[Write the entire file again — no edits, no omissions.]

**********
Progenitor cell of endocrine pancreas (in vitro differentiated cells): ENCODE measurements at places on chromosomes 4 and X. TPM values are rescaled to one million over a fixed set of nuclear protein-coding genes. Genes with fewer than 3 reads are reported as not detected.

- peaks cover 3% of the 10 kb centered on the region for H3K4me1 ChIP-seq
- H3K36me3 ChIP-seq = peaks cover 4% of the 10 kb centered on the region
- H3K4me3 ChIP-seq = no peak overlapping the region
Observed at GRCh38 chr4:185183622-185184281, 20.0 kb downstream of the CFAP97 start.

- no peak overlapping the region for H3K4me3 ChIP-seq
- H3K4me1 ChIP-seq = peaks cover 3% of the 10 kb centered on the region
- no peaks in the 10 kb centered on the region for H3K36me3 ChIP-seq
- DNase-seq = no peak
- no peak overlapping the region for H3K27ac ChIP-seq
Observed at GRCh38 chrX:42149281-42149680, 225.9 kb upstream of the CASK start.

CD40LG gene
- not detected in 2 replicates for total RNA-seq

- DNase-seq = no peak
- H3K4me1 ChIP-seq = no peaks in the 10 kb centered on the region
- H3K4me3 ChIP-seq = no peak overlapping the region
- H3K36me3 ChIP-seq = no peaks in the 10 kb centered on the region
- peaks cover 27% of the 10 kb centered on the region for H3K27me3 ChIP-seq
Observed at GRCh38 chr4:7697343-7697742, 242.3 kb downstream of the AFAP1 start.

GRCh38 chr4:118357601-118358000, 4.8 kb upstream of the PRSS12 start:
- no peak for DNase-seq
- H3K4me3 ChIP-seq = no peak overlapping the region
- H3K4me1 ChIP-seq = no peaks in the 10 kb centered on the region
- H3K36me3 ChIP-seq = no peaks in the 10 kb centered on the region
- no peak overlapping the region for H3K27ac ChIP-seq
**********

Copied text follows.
Progenitor cell of endocrine pancreas (in vitro differentiated cells): ENCODE measurements at places on chromosomes 4 and X. TPM values are rescaled to one million over a fixed set of nuclear protein-coding genes. Genes with fewer than 3 reads are reported as not detected.

- peaks cover 3% of the 10 kb centered on the region for H3K4me1 ChIP-seq
- H3K36me3 ChIP-seq = peaks cover 4% of the 10 kb centered on the region
- H3K4me3 ChIP-seq = no peak overlapping the region
Observed at GRCh38 chr4:185183622-185184281, 20.0 kb downstream of the CFAP97 start.

- no peak overlapping the region for H3K4me3 ChIP-seq
- H3K4me1 ChIP-seq = peaks cover 3% of the 10 kb centered on the region
- no peaks in the 10 kb centered on the region for H3K36me3 ChIP-seq
- DNase-seq = no peak
- no peak overlapping the region for H3K27ac ChIP-seq
Observed at GRCh38 chrX:42149281-42149680, 225.9 kb upstream of the CASK start.

CD40LG gene
- not detected in 2 replicates for total RNA-seq

- DNase-seq = no peak
- H3K4me1 ChIP-seq = no peaks in the 10 kb centered on the region
- H3K4me3 ChIP-seq = no peak overlapping the region
- H3K36me3 ChIP-seq = no peaks in the 10 kb centered on the region
- peaks cover 27% of the 10 kb centered on the region for H3K27me3 ChIP-seq
Observed at GRCh38 chr4:7697343-7697742, 242.3 kb downstream of the AFAP1 start.

GRCh38 chr4:118357601-118358000, 4.8 kb upstream of the PRSS12 start:
- no peak for DNase-seq
- H3K4me3 ChIP-seq = no peak overlapping the region
- H3K4me1 ChIP-seq = no peaks in the 10 kb centered on the region
- H3K36me3 ChIP-seq = no peaks in the 10 kb centered on the region
- no peak overlapping the region for H3K27ac ChIP-seq